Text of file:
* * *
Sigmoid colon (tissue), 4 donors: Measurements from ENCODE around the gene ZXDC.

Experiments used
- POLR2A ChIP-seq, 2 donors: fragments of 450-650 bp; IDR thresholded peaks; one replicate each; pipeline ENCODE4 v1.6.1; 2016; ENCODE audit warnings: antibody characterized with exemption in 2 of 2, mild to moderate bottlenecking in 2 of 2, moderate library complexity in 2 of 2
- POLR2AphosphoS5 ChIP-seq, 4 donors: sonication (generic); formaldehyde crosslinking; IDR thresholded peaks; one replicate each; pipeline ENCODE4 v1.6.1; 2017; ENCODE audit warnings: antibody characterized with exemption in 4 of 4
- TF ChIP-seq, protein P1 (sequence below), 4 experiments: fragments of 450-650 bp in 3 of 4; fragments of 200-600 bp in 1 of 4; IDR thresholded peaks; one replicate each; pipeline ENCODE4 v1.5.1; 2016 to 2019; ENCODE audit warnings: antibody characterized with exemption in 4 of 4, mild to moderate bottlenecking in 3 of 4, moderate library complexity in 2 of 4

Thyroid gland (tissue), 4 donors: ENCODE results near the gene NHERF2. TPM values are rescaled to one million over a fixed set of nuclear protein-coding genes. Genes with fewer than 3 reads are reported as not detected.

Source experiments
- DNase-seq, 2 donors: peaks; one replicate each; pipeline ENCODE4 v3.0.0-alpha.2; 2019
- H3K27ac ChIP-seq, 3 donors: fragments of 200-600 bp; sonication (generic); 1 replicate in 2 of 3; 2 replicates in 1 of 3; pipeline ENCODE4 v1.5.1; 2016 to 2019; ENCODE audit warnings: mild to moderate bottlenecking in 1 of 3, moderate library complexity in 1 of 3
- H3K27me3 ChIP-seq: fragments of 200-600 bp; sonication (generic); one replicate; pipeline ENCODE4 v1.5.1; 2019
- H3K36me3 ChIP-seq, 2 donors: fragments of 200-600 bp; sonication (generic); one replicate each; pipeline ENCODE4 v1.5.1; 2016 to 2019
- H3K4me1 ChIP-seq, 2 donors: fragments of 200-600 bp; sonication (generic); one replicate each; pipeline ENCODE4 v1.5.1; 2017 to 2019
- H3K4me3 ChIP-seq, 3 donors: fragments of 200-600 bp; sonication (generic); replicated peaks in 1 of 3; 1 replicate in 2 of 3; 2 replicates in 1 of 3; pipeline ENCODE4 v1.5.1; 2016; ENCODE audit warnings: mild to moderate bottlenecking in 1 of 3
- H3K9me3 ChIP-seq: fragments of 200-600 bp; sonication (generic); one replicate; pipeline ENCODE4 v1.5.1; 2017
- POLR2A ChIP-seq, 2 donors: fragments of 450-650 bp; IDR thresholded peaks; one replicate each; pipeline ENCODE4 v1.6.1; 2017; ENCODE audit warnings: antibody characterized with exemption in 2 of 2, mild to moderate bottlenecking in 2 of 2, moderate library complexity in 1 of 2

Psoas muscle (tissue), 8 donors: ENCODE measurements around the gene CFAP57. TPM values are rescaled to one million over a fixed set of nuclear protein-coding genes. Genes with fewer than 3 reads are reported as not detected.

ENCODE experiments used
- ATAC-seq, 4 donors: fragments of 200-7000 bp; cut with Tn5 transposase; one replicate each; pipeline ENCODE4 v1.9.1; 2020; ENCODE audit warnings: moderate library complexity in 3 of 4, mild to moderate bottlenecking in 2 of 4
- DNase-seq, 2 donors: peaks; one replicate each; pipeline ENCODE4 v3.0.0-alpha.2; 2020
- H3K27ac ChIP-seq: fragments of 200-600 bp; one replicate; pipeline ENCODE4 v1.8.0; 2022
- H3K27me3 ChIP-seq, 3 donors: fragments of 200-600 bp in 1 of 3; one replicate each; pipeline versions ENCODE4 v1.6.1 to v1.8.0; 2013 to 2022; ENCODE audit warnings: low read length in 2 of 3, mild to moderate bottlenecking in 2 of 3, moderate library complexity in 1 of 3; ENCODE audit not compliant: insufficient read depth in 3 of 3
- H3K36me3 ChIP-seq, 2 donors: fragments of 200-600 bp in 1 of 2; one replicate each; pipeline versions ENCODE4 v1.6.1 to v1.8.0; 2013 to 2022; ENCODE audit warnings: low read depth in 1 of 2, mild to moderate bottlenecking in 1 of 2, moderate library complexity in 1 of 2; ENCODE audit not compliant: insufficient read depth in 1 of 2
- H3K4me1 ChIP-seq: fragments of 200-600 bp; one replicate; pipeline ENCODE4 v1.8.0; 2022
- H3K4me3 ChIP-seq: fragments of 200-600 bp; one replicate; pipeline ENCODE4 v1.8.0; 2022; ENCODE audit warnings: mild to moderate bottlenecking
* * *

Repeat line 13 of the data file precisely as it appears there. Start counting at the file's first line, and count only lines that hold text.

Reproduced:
- H3K4me3 ChIP-seq, 3 donors: fragments of 200-600 bp; sonication (generic); replicated peaks in 1 of 3; 1 replicate in 2 of 3; 2 replicates in 1 of 3; pipeline ENCODE4 v1.5.1; 2016; ENCODE audit warnings: mild to moderate bottlenecking in 1 of 3